COXTITAiDICTS THE MATE. The captain was recalled. He swore that the mate never complained to him about the loss of the log. On the shore lie asked the mate where the log was, and he replied that he did not know. 'Witness asked the second and the third officers if they knew where the log was, and eitßer the second mate or the steward said that they had seen it in the mate-'s room the day they struck. It was true that the witness had not signed the log since leaving Newcastle. After bhe ship struck he gave orders for the boats to be got ready for going ashore, and told the steward to provision them. When he was leaving for Parengarenga on Sunday he said to the officer, "You had better etay behind," and the mate replied, "No, 1 am riot going to stay." He did not order the mate to stay. The mate and Ramsey jumped on the back of the conveyance, and went, too, in defiance of the master's expressed wish. Witness left no one in charge. When be returned on Monday one or two told him that there had been great carryings on in his absence. He was told that the rum. had 'been taken from the ship, and that there had 'been much drunkenness. EVIDENCE AGAINST THE MATE. Charles Miller Collins, who •was acting as third officer*said that on two or three occasions he told the chief officer that the captain was ill. On the morning of the wreck he told the mate that the captain was very ill, and that the mate should keep an eye on things , as they were getting near land. When he spoke thusly to the mate the latter was perfectly sober, but later on he was drunk. On the beach on Sunday the mate was very drunk, and was behaving like a madman. He had seen him drunk in Newcastle, but not so bad. When the captain was leaving for Pairengarenga the mate was in a very bad way through drink, and persisted in going with the captain, though asked to stay ami look after things. Witness had intended going with the captain, but
then stayed behind to look after the few things they had; and he sent the cabin boy to look after the captain. When the second mate's boat returned to the ship on' the day of the wreck the mate was lying in theiboat dead drunk. Passmore was aboard, very drunk. On Sunday evening the skipper asked the mate where the log was, and the latter replied that the last he had seen- of it was under his sextant in the boat. On Sunday he saw that the provisions bad been thrown about in all directions. Food had been thrown into the fire. At the captain's hut, when the captain was leaving for Parengarenga on Sunday, Ramsay was "mad" (drunk). The mate was never sober from Sunday morning till they got to PaTengarenga.
Mr. Kettle here interjected that there was no need to enlarge on the allegations of drunkenness. There was no doubt that there had been most disgraceful, drunken scenes on the beach. Mr. Dunlop said that there was a suggestion that there had been an assault on the captain. Mr. Mays: That is so. TOO DRUNK TO LEAVE THE SHIP. Arthur Hughes, steward and cook, saia that at four o'clock on the morning of tihe wreck the frrst officer was drunk, fie was annoying the witness at the galley, cursing and swearing at him. Later in the morning the mate on two occasions assaulted him. Once he complained to the captain, but the latter Was too ill to help him, and told him to do the best he could, and keep out of the way of the mate. Fully a month and a-half s provisions were put in the boats. Witness passed what he took to be the mate's log into the boat in which the mate went ashore. Before leaving he endeavoured to get the second mate and Passmore, A.8., into the boat, but they were dead drunk. He dragged the second officer out of his bunk and pulled him to the rails, and the officer cursed him when he tried to get him over the rails. When he got ashore Ramsey and the mate were drunk, and they continued so till midday next day. Ramsey was destroying stores on the shore. A deputation was going to wait on the master, but did not do so as they heard that he had a fit. The captain vas ill on the voyage, and had not had anything solid for ten days. (Proceeding.) QUESTION OF INSUkANCE. INFORMATION TO HACSTD. A "Star" reporter 'has learned from a good authority that the vessel was partly insured in the United Kingdom. No further knowledge on the point has yet been obtained.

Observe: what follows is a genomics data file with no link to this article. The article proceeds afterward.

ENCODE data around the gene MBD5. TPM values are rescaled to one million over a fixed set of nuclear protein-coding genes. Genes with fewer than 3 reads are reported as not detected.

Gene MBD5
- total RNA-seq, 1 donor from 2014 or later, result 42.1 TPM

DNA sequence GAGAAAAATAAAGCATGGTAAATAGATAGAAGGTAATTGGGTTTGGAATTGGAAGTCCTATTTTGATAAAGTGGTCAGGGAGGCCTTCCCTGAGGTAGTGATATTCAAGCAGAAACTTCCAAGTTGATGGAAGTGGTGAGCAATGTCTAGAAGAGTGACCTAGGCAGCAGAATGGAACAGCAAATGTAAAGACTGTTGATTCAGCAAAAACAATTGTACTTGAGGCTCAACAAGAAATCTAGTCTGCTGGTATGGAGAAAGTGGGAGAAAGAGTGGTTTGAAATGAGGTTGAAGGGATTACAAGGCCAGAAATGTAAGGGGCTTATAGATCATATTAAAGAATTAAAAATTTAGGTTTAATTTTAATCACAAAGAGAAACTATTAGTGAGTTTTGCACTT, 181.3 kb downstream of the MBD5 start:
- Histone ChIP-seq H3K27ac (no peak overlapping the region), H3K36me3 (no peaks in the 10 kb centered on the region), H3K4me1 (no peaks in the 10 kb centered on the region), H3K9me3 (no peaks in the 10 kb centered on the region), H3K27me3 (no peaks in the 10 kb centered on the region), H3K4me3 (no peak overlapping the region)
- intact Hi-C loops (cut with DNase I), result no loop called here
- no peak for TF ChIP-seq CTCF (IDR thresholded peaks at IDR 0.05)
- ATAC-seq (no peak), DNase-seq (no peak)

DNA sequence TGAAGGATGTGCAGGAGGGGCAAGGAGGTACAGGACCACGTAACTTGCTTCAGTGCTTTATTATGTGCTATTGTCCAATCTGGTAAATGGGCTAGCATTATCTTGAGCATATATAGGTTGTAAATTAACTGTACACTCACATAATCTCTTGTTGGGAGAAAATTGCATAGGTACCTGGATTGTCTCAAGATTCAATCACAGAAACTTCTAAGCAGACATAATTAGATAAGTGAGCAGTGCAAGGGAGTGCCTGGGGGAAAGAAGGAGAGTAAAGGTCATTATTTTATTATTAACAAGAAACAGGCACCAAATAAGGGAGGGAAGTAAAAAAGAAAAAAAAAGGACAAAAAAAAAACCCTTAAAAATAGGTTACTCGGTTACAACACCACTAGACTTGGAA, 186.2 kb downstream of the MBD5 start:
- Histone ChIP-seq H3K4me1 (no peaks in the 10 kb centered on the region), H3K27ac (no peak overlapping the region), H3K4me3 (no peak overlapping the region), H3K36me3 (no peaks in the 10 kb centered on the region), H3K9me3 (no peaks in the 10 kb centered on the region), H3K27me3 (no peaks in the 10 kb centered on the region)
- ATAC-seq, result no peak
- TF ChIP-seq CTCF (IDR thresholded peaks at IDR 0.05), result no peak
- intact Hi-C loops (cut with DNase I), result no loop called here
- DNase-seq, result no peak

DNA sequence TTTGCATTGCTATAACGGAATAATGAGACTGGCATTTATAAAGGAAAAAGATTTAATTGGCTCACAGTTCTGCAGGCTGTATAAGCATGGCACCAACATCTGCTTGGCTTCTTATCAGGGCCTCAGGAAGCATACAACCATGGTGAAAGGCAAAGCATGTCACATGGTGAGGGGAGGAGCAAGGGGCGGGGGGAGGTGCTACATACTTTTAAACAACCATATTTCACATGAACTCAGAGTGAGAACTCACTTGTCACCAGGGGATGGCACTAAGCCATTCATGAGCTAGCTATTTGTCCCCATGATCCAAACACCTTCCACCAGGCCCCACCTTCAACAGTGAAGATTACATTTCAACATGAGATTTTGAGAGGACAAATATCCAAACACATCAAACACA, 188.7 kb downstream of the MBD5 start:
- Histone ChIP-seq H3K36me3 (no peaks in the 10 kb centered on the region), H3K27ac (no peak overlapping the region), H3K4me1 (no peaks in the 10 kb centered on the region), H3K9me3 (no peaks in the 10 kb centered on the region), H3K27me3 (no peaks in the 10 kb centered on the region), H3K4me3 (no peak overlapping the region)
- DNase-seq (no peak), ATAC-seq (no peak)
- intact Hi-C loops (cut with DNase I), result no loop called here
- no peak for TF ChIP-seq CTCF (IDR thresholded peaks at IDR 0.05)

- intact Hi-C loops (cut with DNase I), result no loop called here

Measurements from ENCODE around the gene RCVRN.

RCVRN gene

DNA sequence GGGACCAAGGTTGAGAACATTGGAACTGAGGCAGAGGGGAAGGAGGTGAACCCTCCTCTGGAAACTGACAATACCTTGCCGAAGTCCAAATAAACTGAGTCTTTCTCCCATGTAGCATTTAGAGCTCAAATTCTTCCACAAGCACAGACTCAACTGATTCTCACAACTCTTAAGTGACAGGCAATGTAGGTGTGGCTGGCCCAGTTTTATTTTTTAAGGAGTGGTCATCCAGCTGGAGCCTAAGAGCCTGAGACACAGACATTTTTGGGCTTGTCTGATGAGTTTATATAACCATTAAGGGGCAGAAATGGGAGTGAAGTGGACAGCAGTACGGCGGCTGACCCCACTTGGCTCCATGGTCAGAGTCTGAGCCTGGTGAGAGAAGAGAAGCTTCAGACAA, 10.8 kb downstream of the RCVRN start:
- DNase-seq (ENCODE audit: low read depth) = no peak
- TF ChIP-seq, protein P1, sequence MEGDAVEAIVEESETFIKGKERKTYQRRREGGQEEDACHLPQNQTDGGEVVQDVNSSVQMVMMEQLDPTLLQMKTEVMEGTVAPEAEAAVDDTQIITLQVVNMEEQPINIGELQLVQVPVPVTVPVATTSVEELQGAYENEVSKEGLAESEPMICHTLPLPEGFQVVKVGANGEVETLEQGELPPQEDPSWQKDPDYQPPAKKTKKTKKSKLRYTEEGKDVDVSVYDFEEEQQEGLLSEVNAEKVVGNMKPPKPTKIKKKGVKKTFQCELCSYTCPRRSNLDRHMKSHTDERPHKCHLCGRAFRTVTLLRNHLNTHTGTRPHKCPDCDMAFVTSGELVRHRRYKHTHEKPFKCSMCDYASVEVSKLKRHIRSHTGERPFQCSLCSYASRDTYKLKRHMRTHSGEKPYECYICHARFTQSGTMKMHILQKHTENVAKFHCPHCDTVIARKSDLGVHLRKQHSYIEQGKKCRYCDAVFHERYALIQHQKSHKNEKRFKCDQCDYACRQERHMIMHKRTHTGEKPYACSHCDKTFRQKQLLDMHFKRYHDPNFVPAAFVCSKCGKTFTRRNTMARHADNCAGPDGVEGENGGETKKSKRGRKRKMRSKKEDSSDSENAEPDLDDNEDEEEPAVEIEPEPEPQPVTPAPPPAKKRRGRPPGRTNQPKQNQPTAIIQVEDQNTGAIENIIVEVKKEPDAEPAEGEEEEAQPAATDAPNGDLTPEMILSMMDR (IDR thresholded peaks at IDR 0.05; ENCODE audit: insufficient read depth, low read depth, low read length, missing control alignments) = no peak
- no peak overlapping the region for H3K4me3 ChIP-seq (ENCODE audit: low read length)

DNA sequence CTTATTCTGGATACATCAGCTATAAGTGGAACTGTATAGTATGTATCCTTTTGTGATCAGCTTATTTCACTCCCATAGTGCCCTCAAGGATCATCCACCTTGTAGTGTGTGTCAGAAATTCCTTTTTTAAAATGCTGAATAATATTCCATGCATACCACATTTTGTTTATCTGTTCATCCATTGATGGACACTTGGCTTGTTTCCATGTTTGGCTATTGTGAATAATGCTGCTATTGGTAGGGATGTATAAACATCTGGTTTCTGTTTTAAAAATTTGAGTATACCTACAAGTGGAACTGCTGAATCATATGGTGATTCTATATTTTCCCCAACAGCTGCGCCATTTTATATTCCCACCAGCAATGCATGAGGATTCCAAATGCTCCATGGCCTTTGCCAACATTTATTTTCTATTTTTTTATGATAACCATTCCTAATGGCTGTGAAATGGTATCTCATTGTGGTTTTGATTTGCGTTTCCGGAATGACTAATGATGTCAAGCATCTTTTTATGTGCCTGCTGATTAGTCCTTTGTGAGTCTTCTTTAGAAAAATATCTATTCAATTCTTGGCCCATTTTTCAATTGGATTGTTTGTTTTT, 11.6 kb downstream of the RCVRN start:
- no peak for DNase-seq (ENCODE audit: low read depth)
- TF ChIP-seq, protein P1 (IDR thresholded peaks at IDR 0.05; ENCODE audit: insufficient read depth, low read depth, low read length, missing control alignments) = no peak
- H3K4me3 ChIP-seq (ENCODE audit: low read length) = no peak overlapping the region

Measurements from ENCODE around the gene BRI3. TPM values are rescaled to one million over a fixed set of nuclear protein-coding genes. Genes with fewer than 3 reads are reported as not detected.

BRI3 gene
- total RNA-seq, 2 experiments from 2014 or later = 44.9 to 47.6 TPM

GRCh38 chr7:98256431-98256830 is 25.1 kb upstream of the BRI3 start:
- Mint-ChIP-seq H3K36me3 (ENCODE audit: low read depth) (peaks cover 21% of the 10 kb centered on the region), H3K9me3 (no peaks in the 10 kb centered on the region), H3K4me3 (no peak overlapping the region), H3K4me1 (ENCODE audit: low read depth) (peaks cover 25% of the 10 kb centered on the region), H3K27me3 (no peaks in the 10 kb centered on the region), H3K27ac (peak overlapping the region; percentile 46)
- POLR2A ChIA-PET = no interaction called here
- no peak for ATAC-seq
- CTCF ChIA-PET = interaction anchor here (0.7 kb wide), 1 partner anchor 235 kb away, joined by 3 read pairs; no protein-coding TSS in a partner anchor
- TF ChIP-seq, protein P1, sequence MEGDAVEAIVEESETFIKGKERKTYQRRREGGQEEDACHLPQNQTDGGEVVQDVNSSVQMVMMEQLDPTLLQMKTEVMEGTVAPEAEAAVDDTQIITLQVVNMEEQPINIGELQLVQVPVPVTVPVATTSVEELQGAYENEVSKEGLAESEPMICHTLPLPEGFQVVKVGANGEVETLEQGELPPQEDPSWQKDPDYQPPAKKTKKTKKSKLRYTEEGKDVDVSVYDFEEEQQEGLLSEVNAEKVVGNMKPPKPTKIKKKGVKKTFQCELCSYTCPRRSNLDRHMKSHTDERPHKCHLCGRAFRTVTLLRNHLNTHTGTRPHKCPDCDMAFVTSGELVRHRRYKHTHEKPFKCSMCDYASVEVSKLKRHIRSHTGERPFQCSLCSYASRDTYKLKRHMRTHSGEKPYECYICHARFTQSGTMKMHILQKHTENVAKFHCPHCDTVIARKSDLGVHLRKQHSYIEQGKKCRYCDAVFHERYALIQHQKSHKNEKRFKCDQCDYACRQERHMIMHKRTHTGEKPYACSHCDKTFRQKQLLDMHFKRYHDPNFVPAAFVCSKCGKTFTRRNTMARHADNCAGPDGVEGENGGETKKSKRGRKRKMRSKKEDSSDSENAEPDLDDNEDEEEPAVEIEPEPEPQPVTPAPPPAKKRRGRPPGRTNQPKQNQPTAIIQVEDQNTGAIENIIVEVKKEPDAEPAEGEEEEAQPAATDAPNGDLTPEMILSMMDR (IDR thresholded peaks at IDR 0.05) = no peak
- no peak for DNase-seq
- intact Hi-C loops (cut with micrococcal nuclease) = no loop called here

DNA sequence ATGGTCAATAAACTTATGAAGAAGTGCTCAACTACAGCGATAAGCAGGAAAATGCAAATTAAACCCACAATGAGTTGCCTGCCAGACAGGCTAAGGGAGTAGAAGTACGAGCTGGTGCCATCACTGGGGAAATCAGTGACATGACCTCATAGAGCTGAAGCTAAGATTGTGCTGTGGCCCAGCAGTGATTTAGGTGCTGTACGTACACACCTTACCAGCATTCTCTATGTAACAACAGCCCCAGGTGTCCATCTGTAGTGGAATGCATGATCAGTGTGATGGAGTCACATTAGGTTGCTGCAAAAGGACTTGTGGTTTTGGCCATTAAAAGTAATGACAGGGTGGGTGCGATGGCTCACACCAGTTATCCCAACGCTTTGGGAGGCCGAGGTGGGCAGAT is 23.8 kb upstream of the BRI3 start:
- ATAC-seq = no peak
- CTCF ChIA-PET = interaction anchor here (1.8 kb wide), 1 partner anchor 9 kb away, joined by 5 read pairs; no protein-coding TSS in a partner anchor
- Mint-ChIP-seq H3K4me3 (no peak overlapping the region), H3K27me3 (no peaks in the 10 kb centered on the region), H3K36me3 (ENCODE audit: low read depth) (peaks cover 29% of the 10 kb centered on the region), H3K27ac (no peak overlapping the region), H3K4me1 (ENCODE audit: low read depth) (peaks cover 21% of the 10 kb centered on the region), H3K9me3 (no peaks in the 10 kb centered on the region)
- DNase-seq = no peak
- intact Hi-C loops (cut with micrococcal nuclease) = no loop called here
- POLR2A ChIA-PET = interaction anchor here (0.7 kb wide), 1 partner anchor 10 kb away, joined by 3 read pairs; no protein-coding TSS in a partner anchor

WRECK OF THE FORREST HALL, Auckland Star, Volume XL, Issue 63, 15 March 1909
Fairfax Media is the copyright owner for the Auckland Star. You can reproduce in-copyright material from this newspaper for non-commercial use under a Creative Commons New Zealand BY-NC-SA licence . This newspaper is not available for commercial use without the consent of Fairfax Media. For advice on reproduction of out-of-copyright material from this newspaper, please refer to the Copyright guide.
This newspaper was digitised in partnership with Auckland Libraries.
Papers Past now contains more than just newspapers. Use these links to navigate to other kinds of materials.
These links will always show you how deep you are in the collection. Click them to get a broader view of the items you're currently viewing.
Enter names, places, or other keywords that you're curious about here. We'll look for them in the fulltext of millions of articles.
Browsed to an interesting page? Click here to search within the item you're currently viewing, or start a new search.
Use these buttons to limit your searches to particular dates, titles, and more.
Switch between images of the original document and text transcriptions and outlines you can cut and paste.
Print, save, zoom in and more.
If you'd rather just browse through documents, click here to find titles and issues from particular dates and geographic regions.
The "Help" link will show you different tips for each page on the site, so click here often as you explore the site.